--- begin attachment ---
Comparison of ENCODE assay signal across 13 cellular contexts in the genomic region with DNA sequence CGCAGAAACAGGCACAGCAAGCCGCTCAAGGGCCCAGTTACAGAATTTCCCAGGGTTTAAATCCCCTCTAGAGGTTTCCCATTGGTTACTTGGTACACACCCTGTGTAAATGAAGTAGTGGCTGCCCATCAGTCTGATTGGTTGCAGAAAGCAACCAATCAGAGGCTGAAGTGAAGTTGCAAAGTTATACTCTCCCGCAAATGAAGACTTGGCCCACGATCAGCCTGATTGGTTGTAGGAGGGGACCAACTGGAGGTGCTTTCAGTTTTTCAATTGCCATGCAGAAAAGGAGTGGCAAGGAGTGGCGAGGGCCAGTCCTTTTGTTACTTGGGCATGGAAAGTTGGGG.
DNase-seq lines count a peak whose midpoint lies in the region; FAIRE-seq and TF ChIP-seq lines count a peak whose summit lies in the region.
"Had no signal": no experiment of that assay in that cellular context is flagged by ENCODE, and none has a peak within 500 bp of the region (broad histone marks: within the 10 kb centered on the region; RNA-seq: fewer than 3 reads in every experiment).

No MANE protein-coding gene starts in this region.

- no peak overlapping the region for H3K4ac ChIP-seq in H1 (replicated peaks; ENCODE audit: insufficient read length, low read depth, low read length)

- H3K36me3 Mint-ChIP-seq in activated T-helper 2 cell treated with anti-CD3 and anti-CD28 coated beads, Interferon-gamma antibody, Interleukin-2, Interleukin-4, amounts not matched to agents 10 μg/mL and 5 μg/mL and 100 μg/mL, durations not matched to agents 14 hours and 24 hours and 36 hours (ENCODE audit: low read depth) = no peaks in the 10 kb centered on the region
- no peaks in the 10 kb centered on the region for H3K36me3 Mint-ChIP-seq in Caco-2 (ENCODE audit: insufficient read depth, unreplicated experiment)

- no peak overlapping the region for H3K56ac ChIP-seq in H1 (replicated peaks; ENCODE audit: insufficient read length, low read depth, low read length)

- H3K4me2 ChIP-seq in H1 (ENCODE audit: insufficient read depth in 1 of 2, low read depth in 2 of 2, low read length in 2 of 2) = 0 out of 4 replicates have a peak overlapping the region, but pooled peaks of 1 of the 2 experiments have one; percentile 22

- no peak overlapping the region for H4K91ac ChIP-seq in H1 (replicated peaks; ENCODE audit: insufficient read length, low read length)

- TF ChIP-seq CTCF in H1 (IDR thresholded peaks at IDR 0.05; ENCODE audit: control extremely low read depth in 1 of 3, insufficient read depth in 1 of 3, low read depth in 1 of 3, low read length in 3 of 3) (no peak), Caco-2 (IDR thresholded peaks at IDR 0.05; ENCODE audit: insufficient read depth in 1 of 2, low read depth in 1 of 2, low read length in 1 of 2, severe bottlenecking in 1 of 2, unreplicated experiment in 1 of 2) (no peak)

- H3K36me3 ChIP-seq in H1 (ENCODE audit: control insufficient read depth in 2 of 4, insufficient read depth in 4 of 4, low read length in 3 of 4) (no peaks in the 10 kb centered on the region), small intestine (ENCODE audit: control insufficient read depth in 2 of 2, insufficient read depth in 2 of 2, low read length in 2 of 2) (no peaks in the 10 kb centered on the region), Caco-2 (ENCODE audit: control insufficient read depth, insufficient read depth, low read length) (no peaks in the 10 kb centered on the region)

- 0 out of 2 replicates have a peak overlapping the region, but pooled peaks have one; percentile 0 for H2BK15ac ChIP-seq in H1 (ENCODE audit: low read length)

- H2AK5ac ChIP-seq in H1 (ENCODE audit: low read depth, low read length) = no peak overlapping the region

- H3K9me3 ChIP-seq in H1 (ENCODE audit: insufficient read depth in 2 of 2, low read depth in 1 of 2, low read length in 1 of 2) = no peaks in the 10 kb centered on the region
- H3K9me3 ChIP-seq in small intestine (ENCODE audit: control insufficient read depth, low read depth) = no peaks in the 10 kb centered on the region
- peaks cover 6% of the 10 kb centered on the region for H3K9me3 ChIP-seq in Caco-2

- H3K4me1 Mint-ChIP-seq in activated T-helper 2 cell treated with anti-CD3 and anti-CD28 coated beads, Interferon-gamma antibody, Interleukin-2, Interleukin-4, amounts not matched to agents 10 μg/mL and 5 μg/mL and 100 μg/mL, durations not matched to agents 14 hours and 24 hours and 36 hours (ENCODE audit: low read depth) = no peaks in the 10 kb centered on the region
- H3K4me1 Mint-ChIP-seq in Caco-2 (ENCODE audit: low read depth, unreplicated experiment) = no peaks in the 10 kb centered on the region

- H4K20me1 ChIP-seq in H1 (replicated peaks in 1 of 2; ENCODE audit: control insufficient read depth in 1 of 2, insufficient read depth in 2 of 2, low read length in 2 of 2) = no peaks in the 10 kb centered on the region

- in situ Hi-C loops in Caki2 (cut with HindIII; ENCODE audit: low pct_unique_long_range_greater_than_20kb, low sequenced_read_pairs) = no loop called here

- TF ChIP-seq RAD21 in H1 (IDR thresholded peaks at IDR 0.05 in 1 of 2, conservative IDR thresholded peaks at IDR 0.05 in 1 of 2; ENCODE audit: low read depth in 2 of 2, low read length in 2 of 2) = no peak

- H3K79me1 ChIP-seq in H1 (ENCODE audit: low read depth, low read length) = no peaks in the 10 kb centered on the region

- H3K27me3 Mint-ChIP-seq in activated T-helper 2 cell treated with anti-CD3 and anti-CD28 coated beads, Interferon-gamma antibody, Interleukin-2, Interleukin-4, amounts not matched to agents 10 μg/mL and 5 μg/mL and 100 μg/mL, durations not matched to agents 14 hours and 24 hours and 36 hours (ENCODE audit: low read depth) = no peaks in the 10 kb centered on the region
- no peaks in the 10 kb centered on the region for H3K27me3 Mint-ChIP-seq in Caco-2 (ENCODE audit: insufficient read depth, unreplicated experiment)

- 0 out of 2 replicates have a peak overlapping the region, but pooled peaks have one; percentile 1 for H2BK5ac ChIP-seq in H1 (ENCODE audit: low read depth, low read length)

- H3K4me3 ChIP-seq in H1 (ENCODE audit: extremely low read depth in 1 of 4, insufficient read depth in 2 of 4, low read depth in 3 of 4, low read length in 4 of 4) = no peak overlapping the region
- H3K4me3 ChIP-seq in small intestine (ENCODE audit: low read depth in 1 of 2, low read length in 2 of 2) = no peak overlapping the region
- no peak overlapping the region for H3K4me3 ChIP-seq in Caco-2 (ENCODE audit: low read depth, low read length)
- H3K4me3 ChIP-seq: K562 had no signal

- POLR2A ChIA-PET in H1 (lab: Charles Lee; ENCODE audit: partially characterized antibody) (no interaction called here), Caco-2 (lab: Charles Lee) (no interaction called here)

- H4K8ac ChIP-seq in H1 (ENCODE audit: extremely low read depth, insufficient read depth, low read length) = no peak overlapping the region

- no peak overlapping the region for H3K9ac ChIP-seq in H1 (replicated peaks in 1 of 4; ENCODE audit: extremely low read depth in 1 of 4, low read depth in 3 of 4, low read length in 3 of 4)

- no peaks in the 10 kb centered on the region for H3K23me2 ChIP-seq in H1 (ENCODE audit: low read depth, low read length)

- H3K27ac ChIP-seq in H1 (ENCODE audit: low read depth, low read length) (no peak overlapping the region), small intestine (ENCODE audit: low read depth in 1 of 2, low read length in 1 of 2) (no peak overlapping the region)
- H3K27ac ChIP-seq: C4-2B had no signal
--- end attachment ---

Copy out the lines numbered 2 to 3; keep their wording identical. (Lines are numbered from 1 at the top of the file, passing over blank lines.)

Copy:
DNase-seq lines count a peak whose midpoint lies in the region; FAIRE-seq and TF ChIP-seq lines count a peak whose summit lies in the region.
"Had no signal": no experiment of that assay in that cellular context is flagged by ENCODE, and none has a peak within 500 bp of the region (broad histone marks: within the 10 kb centered on the region; RNA-seq: fewer than 3 reads in every experiment).